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NOTE: I know this has been solved before, but I didn't understand the previous user's solution, so I'm asking again. Thanks!

Let n be a positive integer.

 

Prove that

 \(n^3=n+3n(n-1)+6\binom{n}{3},\)

 

by counting the number of ordered triples \((a,b,c)\) of positive integers, where \(1 \leq a, b, c \leq n\)

 

Secondly,

Prove that

 

 \(\binom{n + 2}{3} = (1)(n) + (2)(n - 1) + (3)(n - 2) + \dots + (k)(n - k + 1) + \dots + (n)(1),\)

 

by counting the number of subsets of [math]1, 2, 3, \dots, n + 2[/math] containing three different numbers in two different ways.

 

Thank you!

 Jul 13, 2022
 #1
avatar+118141 
+2

Please add a link to the previous question/answer

 Jul 13, 2022
 #3
avatar+12 
+1

So, I got something for the first section!

 

There are three possible categories of arrangements for \((a, b, c)\). They are:

  • \((a, b, c)\) are equal.
  • \((a, b, c)\) are all different.
  • Two variables are equal, one is not.

There are \(6\binom{n}{3}\) arrangements when all the variables are different. \(\binom{n}{3}\) accounts for all the arrangements regardless of order, but we must multiply by 6 to get our final answer.

 

There are \(n\) arrangements when all the variables are the same. 

 

There are \(3n(n - 1)\) ways to compute the arrangements when two variables are the same, and one is not equal.

 

Now, I need to figure out b; which I cannot.

 Jul 14, 2022
 #4
avatar+118141 
+1

I have a solution.

I think it is what the other answerer was trying to explain.  (Although I am not sure)

 

\(\binom{n + 2}{3} = (1)(n) + (2)(n - 1) + (3)(n - 2) + \dots + (k)(n - k + 1) + \dots + (n)(1)\)

 

Method 1:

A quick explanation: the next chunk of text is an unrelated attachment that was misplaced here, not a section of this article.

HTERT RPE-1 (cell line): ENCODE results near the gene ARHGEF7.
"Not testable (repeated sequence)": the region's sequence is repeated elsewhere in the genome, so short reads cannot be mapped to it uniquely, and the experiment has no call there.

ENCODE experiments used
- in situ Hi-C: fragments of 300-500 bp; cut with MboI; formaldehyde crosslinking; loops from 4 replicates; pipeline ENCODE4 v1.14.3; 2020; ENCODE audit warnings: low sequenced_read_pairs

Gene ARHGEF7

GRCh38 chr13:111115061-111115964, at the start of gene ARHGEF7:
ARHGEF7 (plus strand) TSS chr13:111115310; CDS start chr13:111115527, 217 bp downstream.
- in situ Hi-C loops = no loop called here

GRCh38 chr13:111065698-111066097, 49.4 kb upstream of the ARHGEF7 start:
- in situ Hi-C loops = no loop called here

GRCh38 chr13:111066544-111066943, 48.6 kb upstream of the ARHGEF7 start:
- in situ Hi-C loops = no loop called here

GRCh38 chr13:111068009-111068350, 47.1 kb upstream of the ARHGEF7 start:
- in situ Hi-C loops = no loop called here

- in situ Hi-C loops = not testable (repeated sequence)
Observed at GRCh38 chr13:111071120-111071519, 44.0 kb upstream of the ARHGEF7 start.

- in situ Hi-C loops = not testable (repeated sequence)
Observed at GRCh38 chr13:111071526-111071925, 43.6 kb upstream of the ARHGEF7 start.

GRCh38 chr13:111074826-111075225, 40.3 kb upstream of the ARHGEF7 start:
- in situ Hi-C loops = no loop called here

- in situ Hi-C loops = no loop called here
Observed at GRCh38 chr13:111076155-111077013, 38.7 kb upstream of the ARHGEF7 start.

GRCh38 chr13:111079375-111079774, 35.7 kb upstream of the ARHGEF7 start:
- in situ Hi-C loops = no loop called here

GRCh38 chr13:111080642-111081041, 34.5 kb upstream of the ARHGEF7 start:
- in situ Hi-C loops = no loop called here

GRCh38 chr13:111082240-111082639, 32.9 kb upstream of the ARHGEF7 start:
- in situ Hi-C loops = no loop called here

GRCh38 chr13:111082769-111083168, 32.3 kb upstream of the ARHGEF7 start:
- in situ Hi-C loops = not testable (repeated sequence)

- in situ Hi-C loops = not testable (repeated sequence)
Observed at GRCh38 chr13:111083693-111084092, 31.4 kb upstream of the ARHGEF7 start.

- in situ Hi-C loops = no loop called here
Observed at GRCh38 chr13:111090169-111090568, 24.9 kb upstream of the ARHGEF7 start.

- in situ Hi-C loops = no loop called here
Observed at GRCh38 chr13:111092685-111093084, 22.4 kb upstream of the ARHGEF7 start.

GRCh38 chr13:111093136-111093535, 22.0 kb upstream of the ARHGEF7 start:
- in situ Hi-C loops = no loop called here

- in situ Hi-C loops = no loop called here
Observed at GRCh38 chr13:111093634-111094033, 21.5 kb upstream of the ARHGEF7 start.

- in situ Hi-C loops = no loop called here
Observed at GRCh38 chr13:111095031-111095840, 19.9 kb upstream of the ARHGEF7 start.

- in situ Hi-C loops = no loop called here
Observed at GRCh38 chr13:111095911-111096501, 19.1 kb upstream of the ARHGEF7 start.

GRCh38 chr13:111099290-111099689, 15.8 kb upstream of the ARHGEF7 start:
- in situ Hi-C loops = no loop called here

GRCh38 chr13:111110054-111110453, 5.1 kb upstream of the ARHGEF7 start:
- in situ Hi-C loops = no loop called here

The number of subsets of 3 elements from the set of n+2 elements is given by   \(\binom{n+2}{3}\)

 

Method 2:

 

Let us  have 2 sets,    A(n elements)  and    B(2 elements)

How many ways are there to choose 3 elements if two MUST come from set B      answer: n

 

Now take one of the elements from A and put it in set B  so A(n-1 elements)  and B(3 elements)

How many ways are there to choose 3 elements if two MUST come from set B but one of the 2 must be the new one    answer: (n-1) 2 = 2(n-1)

 

Now take one of the elements from A and put it in set B  so A(n-2 elements)  and B(4 elements)

How many ways are there to choose 3 elements if two MUST come from set B but one of the 2 must be the new one    answer: (n-2) 3 = 3(n-2)

....

and so on until all but one of the elements are in set B        n(n-(n-1) = n(1)

 

So  The number of subsets of 3 elements from the set of n+2 elements is also given by

 \( (1)(n) + (2)(n - 1) + (3)(n - 2) + \dots + (k)(n - k + 1) + \dots + (n)(1)\)

 

HENCE

 

\(\binom{n + 2}{3} = (1)(n) + (2)(n - 1) + (3)(n - 2) + \dots + (k)(n - k + 1) + \dots + (n)(1),\)

 

I have shown that they are equal by counting in 2 different ways

 Jul 15, 2022
edited by Melody  Jul 15, 2022
 #5
avatar+118141 
+1

A response from you, AngrySesame, would be good!

 Jul 16, 2022

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